Oncology Live®
January 2012
Volume 13
Issue 1

Oncofertility, Osteonecrosis Emerge as Patient Concerns

Supportive care is a crucial component of personalized oncology care.

Teresa K. Woodruff, PhD

Chief, Division of Fertility Preservation Director, Institute for Women’s Health Research Thomas J. Watkins Professor of Obstetrics & Gynecology Feinberg School of Medicine Northwestern University Chicago, IL

Supportive care is a crucial component of personalized oncology care. Several supportive care topics were covered at the 3rd Annual Conference of the National Coalition of Oncology Nurse Navigators (NCONN), held September 8-10 in San Diego, California. Here are some of the highlights.

Early Intervention Deemed Vital in Fertility Issues

Approximately 800,000 young women in the United States face reproductive issues related to cancer treatment, and 40,000 new cancer patients join this list every year. Oncofertility intervention should take place at diagnosis, or even earlier if genetic screening reveals patients are at risk for certain cancers, according to Teresa K. Woodruff, PhD, who helped launch the Oncofertility Consortium at Northwestern University with a grant from the National Institutes of Health (

Woodruff also noted the importance of informing patients that fertility issues can develop long after treatment ends. Some women are not immediately sterile following treatment, and can even experience the return of a somewhat normal menstrual cycle.

However, cancer treatments can cause menopause to start 5 to 10 years earlier than in the average healthy woman. Survivors who think they are in the clear after treatment could eventually become sterile.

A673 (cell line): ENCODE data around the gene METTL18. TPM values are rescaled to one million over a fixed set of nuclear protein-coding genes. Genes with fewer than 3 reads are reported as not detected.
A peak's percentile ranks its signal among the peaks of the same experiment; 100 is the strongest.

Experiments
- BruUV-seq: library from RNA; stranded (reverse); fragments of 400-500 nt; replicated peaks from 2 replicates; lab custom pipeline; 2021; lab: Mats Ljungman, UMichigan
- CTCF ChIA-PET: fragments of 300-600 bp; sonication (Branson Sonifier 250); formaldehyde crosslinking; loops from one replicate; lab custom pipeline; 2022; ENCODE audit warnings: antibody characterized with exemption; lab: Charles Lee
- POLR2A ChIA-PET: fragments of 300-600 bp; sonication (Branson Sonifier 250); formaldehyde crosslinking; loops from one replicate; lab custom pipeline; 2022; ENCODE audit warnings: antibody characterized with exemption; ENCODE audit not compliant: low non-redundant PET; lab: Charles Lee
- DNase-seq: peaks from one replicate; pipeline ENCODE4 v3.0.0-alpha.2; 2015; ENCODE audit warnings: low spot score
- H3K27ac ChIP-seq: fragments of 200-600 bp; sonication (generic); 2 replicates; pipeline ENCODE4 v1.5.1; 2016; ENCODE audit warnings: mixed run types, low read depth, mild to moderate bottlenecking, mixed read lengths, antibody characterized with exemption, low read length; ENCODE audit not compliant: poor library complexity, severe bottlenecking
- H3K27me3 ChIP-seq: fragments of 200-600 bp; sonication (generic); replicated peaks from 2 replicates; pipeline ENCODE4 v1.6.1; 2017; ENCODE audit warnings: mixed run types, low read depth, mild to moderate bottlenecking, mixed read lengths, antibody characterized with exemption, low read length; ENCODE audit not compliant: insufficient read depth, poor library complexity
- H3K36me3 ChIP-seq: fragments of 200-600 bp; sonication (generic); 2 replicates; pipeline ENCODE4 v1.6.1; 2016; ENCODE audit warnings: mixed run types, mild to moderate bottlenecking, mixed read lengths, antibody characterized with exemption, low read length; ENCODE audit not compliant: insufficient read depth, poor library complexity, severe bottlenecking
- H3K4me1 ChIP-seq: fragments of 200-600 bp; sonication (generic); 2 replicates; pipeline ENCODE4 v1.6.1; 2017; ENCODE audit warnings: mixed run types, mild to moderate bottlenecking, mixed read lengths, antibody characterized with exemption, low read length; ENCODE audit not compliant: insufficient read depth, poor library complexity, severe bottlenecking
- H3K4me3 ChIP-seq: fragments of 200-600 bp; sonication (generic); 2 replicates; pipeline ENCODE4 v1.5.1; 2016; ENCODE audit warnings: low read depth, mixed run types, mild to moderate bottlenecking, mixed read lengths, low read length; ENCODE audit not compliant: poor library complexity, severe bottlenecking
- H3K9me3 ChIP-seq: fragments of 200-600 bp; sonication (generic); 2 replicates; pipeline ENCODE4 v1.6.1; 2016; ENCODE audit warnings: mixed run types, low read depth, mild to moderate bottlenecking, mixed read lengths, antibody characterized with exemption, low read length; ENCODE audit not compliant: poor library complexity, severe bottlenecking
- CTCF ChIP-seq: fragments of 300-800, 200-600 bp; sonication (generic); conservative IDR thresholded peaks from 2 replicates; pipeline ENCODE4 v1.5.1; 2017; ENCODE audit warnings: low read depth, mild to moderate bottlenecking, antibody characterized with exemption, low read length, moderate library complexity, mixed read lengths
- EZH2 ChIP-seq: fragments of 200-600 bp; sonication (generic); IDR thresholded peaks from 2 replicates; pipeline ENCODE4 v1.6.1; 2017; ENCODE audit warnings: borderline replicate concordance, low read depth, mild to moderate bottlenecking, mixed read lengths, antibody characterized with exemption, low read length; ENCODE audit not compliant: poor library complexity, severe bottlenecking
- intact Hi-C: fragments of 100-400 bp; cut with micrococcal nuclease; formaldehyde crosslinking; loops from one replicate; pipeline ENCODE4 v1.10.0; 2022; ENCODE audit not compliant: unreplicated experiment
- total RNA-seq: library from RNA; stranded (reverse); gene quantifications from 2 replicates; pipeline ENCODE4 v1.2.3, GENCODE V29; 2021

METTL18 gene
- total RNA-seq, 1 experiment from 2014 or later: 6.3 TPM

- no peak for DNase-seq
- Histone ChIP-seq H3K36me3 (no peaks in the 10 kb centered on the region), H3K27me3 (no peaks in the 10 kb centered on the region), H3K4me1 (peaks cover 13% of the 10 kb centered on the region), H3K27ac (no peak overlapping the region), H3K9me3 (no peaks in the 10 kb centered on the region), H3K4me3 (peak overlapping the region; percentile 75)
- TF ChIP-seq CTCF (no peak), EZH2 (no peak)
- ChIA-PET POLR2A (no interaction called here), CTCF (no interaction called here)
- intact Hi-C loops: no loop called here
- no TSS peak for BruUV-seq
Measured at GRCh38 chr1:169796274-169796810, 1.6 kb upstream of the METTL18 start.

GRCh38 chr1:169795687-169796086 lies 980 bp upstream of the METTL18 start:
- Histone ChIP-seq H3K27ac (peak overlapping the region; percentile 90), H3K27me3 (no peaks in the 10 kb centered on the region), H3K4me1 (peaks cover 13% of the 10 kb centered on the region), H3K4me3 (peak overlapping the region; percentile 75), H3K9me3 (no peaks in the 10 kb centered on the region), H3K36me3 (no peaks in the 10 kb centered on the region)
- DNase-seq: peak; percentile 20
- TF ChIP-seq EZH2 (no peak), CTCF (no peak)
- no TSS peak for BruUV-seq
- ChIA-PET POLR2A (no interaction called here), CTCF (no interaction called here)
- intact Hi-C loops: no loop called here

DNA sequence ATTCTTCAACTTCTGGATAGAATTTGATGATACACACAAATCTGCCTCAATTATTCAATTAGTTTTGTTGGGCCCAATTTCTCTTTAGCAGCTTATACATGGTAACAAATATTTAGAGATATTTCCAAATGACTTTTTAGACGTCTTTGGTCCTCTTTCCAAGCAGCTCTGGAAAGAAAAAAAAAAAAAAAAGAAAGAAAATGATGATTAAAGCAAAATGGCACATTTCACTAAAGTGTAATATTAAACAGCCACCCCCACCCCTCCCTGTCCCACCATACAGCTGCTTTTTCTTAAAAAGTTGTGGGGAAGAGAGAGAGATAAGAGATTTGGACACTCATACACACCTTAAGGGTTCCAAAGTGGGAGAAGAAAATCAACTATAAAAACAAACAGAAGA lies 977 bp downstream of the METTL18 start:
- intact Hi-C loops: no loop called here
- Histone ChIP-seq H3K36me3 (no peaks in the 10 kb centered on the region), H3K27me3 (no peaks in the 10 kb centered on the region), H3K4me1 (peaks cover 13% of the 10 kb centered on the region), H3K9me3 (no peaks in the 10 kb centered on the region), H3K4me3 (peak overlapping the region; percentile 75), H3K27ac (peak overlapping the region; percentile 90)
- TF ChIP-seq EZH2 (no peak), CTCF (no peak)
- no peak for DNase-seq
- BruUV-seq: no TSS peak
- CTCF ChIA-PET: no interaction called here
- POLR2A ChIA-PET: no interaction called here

Some of the oncofertility options available to women include embryo banking, which involves freezing fertilized eggs for future use, and egg banking, in which the eggs are extracted and frozen instead of fertilized. The Oncofertility Consortium is also working on isolating follicles and enclosed eggs from the ovarian tissue, and subsequently fertilizing the eggs in vitro.

Osteonecrosis of Jaw Related to Antiresorptive Therapy

Bisphosphonates are associated with an increased risk of osteonecrosis of the jaw (ONJ). At NCONN 2011, Kenneth E. Fleisher, DDS, who has researched numerous issues concerning oral malignancies, discussed ONJ related to antiresorptive therapy.

Fleisher said current evidence-based research suggests ONJ is a process that involves immunologic, bacterial, and anatomic changes.

Bisphosphonate-related ONJ (BRONJ) mostly occurs in patients taking zoledronic acid (Zometa), pamidronate (Aredia), or a combination of both drugs. Fleisher said that denosumab (Xgeva), a monoclonal antibody, has rates of ONJ incidence similar to bisphosphonates.

Most BRONJ cases are preceded by dental extraction; however, Fleisher noted that spontaneous development can occur. Other BRONJ risk factors include poor oral health, chemotherapy, anemia, diabetes, hypertension, methotrexate use, and steroid therapy.

To reduce BRONJ risk before starting bisphosphonate treatment, patients should have dental examinations and complete all oral procedures, including tooth extractions, restorative dentistry, and periodontal treatment.

The American Association of Oral and Maxillofacial Surgeons has developed a staging system for BRONJ with accompanying treatment recommendations ( Q7EcI). Treatments range from antibiotics and antibacterial mouth rinses to surgical removal of necrotic bone.

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